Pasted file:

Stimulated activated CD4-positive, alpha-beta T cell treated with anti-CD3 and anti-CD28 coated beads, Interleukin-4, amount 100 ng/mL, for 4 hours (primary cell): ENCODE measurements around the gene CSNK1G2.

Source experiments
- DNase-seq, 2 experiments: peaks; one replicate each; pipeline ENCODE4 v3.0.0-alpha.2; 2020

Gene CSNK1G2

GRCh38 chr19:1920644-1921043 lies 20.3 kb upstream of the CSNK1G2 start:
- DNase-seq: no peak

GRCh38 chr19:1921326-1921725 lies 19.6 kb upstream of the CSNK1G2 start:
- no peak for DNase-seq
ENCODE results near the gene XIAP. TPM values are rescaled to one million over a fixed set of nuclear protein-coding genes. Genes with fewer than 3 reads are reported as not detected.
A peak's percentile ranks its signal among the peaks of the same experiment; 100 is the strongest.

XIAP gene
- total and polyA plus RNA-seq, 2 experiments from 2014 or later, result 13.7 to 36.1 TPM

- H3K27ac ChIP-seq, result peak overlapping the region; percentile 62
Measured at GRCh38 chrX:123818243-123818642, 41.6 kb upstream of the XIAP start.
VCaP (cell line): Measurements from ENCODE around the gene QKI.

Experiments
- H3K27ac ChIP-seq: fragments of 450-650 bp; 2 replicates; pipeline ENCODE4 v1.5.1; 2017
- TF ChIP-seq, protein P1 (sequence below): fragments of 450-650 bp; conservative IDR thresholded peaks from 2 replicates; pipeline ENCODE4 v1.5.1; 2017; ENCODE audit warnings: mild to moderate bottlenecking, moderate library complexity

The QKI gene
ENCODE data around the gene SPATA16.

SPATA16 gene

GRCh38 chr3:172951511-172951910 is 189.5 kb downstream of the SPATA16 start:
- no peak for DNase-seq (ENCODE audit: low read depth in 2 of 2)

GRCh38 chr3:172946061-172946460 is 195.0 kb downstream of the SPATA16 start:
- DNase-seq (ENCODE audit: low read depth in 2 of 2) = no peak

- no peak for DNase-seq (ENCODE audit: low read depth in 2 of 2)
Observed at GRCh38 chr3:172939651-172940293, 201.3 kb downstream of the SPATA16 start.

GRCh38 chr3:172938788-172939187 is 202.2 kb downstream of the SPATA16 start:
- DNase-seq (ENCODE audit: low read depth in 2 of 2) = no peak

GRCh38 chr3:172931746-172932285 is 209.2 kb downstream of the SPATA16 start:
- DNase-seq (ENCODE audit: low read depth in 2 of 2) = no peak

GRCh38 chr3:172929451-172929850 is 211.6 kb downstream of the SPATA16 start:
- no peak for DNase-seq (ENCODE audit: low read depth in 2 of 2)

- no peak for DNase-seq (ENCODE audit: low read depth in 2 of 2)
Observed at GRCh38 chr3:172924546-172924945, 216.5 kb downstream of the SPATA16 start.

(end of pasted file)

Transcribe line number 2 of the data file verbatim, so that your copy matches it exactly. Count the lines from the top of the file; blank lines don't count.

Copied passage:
Source experiments